The following first appeared in Public Square Magazine.

Saturday, September 17th was Constitution Day, which commemorates the signing of the United States Constitution. Like many other Americans, including many Latter-day Saints, I am profoundly grateful for the Constitution. I believe the fundamental principles set forth in the Constitution are wise and virtuous.

Of course, many people in America today do not share this perspective about the Constitution. Some believe that the Constitution is outdated and should be radically changed. Others want to go even farther and discard the Constitution altogether. For example, The New York Times recently published an essay titled “The Constitution Is Broken and Should Not Be Reclaimed,” written by law professors Ryan Doerfler and Samuel Moyn. These authors aspire to “reclaim America from constitutionalism—calling the Constitution “inadequate” and dismissing it as merely “a document written by largely affluent men.” Doerfler and Moyn believe it would be better if legislators could pass laws “without having to bother with the Constitution” and suggest “radically alter[ing] the basic rules of the game” and “openly defying the Constitution.”

Some may dismiss Doerfler and Moyn’s essay as too radical for serious consideration, but I’m not so sure. Doerfler and Moyn are professors at two of the most well-respected law schools in the country (Harvard and Yale, respectively), and their essay was published in one of the country’s most prominent newspapers. I fear their essay reflects a sentiment that is gaining popularity, particularly among young Americans. That’s why I believe those of us who still respect the Constitution should respond to their arguments.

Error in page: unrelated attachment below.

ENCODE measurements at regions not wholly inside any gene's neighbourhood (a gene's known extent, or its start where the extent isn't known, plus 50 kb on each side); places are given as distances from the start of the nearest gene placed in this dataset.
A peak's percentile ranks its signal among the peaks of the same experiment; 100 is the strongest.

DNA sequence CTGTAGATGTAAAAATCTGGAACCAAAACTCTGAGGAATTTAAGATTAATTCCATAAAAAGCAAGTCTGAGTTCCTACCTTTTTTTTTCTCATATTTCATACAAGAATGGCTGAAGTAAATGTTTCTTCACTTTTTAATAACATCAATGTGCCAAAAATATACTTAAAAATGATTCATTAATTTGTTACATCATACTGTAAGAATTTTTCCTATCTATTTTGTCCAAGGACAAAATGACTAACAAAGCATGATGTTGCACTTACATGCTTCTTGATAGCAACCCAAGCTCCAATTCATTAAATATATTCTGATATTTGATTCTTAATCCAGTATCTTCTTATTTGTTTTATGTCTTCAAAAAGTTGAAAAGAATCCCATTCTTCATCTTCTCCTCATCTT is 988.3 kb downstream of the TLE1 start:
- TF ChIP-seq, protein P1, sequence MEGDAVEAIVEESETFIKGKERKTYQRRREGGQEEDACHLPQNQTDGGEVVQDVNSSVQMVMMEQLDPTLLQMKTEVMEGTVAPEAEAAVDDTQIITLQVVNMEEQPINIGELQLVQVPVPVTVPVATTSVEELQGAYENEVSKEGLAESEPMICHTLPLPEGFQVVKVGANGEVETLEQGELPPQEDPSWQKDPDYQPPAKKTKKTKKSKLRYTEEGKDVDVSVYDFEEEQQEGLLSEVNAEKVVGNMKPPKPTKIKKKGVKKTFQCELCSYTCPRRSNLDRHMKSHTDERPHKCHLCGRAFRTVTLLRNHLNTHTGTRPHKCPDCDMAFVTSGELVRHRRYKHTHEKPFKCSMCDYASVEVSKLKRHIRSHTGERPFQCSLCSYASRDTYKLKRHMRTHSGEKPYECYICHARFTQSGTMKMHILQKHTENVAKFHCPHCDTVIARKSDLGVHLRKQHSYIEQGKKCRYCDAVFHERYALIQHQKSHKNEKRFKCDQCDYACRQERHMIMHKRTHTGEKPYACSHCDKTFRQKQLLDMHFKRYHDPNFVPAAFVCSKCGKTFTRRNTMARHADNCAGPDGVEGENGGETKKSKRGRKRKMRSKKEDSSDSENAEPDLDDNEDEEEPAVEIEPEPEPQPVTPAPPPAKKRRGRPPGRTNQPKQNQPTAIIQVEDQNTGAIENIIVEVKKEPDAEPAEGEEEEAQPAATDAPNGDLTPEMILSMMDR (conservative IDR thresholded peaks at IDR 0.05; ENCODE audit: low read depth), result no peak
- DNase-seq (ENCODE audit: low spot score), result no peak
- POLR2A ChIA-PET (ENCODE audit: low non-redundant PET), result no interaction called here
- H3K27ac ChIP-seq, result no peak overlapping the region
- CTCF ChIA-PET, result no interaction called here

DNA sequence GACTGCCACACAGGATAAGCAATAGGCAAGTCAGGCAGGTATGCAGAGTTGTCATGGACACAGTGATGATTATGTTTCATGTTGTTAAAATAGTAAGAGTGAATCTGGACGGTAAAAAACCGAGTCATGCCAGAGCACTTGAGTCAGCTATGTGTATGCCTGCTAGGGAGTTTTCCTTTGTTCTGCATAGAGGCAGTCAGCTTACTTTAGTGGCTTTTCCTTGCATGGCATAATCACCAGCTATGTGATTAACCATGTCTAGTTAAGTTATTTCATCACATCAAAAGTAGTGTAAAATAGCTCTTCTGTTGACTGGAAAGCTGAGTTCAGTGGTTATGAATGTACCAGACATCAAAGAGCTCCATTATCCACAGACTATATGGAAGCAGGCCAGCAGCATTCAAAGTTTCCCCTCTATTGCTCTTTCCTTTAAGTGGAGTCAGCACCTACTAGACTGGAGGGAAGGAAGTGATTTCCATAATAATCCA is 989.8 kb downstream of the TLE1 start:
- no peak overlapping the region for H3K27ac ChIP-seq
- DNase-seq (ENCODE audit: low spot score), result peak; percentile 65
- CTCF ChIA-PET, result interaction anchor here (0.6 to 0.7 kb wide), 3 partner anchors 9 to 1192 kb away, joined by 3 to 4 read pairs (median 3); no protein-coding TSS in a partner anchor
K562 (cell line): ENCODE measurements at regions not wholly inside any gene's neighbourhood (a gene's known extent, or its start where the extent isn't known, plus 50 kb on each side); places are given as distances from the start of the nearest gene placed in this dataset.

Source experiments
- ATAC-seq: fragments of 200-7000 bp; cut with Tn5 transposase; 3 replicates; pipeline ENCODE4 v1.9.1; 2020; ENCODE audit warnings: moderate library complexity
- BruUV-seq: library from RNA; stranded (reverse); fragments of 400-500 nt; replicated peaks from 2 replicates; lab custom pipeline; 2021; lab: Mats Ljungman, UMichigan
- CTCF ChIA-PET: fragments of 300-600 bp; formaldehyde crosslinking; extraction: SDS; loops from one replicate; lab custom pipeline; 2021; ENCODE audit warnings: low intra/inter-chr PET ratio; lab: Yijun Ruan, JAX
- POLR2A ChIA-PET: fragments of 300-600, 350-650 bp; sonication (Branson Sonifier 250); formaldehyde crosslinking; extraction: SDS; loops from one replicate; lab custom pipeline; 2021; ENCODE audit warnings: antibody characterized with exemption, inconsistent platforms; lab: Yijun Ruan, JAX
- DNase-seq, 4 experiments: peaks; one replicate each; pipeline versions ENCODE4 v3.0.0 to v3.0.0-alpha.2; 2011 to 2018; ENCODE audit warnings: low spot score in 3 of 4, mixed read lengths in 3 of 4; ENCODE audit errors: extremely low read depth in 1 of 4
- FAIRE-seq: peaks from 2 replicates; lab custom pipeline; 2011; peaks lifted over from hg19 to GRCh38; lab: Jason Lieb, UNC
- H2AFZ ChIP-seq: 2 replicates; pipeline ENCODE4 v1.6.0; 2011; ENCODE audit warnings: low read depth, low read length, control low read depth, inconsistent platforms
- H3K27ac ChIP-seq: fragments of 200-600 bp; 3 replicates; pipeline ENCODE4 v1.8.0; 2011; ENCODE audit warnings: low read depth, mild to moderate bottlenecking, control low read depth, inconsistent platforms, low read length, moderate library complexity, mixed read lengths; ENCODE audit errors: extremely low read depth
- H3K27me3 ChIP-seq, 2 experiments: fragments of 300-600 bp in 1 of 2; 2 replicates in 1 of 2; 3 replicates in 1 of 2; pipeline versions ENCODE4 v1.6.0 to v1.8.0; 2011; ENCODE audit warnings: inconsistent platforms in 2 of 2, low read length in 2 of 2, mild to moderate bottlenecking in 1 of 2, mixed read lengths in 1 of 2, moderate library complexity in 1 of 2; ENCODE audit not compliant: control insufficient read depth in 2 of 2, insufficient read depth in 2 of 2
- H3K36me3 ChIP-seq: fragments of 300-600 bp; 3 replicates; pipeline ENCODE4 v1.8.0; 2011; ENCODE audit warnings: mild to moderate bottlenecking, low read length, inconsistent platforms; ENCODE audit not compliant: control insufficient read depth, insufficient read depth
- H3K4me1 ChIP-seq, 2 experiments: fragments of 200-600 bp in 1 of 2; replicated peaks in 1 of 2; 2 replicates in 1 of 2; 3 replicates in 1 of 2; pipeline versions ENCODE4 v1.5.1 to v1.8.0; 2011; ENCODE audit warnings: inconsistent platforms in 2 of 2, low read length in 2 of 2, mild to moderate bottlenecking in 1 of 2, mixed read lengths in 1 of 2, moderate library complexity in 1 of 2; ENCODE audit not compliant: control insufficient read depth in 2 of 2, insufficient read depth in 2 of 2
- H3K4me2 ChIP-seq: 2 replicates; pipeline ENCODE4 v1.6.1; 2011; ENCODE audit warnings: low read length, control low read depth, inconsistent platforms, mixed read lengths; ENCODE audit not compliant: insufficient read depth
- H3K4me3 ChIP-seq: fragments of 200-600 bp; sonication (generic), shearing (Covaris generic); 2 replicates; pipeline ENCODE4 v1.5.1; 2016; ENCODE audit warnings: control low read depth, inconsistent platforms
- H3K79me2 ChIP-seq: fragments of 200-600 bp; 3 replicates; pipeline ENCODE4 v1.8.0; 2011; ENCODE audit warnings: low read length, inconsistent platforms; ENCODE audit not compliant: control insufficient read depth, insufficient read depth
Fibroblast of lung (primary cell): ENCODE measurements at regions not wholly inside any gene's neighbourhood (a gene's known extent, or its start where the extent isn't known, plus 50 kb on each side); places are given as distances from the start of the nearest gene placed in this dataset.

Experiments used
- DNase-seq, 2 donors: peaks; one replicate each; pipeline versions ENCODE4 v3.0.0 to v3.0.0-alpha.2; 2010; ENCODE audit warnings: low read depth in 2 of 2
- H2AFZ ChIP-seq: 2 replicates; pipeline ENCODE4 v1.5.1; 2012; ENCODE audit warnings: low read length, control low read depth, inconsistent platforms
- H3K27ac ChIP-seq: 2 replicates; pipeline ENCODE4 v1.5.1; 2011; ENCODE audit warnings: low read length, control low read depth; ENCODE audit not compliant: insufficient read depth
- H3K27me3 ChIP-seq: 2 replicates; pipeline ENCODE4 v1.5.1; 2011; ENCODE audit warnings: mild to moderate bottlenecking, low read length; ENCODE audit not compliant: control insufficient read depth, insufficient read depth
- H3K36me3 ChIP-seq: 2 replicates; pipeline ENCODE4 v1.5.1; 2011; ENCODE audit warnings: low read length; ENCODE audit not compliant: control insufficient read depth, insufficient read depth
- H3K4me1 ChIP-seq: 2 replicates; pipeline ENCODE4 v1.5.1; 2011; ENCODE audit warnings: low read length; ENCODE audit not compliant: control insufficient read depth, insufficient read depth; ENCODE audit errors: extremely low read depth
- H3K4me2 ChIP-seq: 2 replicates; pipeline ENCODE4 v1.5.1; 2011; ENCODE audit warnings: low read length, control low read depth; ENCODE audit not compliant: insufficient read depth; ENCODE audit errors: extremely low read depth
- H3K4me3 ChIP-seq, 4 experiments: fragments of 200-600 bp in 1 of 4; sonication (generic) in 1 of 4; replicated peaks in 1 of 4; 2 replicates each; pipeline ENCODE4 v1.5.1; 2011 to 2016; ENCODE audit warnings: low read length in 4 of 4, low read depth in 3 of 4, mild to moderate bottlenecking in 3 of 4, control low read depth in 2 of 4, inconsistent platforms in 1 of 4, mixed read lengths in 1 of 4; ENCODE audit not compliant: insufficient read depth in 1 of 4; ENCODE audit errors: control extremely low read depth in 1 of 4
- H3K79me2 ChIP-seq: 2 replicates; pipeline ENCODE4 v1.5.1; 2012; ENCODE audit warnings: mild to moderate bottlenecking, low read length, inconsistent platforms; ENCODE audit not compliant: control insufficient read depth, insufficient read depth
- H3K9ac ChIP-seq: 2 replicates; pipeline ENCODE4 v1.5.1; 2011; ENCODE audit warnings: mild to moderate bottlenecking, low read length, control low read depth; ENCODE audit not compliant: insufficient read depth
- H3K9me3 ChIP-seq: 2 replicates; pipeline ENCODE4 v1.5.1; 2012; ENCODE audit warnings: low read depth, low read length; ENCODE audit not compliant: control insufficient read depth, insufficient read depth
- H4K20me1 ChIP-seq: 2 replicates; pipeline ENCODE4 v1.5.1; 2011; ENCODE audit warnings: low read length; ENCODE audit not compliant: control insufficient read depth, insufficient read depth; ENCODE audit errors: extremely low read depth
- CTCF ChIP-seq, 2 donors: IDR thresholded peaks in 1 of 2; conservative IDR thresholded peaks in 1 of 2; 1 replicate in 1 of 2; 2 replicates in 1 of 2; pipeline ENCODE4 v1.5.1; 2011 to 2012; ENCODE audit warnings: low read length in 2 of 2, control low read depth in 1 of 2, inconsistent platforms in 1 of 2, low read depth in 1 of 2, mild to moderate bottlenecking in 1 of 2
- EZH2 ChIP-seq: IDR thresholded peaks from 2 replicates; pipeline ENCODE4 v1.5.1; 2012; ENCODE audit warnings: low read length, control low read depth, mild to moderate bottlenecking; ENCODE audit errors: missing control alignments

Constitutional constraints: Barrier or blessing? Similar to other progressive thinkers, Doerfler and Moyn characterize the Constitution as subverting the will of the majority while raising concerns that it “demands extraordinary consensus for meaningful progress.” While it is certainly true that the Constitution demands more than a simple majority for certain types of changes to occur, many Americans continue to appreciate this as a valuable feature instead of a bug. After all, changes don’t always represent progress and can sometimes be detrimental. The strict requirements in our Constitution for substantial shifts in our system, then, act as a safeguard against hasty and harmful changes.